Africa Faces Rising Cybercrime Threats in 2023

As the digital landscape expands across Africa, the continent remains a hotspot for cybercrime in 2023, with significant threats identified in web attacks, phishing, attacks on industrial control systems (ICS), and Internet of Things (IoT) devices.

During a recent press conference in Johannesburg, cybersecurity experts from Kaspersky highlighted the growing cybercrime concerns and provided detailed insights into the current cyberthreat landscape in Africa, focusing on the third quarter of 2023 and offering projections for 2024.

In South Africa, the number of corporate users impacted by web threats soared by 24% from the second to the third quarter of 2023. Despite this surge, a year-on-year comparison from the third quarter of 2022 to 2023 reveals an 8% decrease in corporate web threat victims.

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Phishing, a cybercrime practice aimed at stealing personal information, has seen a dramatic increase in South Africa. Corporate users experienced a 134% spike in phishing attacks from the second to the third quarter of 2023, and a 16% increase compared to the same period in 2022.

Africa, including South Africa, is witnessing a high frequency of attacks on ICS computers, which are pivotal in sectors like energy, mining, and automation. Kaspersky’s ICS CERT reported attacks on 32% of ICS computers in Africa and 22% in South Africa during the third quarter of 2023, compared to a 25% global average. Notably, all these attacks were successfully blocked by Kaspersky’s security solutions.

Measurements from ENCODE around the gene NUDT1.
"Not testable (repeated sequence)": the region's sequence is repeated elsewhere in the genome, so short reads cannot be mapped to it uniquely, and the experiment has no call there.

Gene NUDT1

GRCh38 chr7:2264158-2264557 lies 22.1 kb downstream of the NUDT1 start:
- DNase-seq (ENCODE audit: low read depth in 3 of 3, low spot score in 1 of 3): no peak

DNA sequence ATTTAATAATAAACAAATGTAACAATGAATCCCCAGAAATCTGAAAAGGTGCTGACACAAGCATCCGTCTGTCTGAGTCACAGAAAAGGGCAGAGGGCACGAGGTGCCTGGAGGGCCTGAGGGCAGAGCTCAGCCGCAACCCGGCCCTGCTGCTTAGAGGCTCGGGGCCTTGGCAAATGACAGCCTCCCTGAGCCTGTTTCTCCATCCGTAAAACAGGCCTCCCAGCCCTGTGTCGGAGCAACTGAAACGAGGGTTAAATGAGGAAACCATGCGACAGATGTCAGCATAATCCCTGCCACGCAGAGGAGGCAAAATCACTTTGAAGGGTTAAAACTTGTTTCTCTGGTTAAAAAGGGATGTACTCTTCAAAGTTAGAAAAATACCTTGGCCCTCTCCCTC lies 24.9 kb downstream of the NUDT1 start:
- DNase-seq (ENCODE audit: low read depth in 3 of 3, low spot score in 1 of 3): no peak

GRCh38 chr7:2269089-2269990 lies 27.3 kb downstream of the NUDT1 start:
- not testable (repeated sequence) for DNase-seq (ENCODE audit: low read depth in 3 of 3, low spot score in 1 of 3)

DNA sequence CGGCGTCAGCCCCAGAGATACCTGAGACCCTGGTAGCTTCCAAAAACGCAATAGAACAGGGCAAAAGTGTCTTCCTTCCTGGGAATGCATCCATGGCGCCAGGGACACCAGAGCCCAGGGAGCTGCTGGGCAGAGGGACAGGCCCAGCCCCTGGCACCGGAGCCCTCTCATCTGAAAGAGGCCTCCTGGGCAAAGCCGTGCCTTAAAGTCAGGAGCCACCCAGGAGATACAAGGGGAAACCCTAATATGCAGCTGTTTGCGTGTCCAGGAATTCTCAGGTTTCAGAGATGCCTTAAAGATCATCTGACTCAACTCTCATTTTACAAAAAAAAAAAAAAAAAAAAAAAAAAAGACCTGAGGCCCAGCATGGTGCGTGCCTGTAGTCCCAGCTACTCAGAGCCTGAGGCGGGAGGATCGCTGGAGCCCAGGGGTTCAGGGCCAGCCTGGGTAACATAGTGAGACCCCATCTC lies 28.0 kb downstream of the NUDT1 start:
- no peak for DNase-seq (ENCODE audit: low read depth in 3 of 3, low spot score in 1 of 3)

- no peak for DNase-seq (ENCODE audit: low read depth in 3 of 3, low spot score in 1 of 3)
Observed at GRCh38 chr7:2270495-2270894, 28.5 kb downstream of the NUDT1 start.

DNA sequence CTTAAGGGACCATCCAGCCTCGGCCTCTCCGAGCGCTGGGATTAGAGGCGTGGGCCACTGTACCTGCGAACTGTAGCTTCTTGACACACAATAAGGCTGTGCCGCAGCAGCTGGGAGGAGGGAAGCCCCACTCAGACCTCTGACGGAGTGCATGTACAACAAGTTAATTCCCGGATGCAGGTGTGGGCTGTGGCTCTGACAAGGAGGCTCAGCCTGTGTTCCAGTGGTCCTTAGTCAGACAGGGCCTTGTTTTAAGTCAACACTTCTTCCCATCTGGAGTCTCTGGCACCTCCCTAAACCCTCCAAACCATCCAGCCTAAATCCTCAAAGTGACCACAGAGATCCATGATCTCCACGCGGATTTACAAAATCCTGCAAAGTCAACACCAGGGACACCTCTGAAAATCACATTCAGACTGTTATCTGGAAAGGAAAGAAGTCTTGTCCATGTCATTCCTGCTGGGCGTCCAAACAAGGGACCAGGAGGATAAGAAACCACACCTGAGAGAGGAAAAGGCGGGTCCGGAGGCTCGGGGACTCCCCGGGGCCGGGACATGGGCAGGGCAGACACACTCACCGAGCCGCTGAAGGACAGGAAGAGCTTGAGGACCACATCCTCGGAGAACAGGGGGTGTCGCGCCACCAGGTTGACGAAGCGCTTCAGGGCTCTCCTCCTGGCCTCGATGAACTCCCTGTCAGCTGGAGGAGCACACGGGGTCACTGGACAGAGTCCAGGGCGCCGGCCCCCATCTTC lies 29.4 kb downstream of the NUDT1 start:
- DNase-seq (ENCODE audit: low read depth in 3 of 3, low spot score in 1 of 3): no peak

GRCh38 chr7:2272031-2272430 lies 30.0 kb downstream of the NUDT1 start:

IoT Devices: A Growing Target

The IoT domain, encompassing everything from smart appliances to automated systems, has become increasingly vulnerable. In the third quarter of 2023, South Africa accounted for 28% of the African region’s IoT device attacks detected by Kaspersky. Kenya and Nigeria followed, with 12% and 6% respectively.

David Emm, a Principal Cybersecurity Researcher at Kaspersky, forecasts a dynamic evolution of cyberthreats into 2024. He predicts an increase in state-sponsored cyber-attacks and ‘hacktivism’, along with the rising use of AI in spear-phishing and vulnerabilities in mobile and IoT devices. Emm emphasizes the need for businesses to adopt advanced technologies like threat feeds, security information and event management systems, endpoint detection, and digital forensics to combat these evolving threats.

As cybercrime continues to evolve, African nations, including Kenya, are urged to enhance their cybersecurity measures to protect against these increasing threats.


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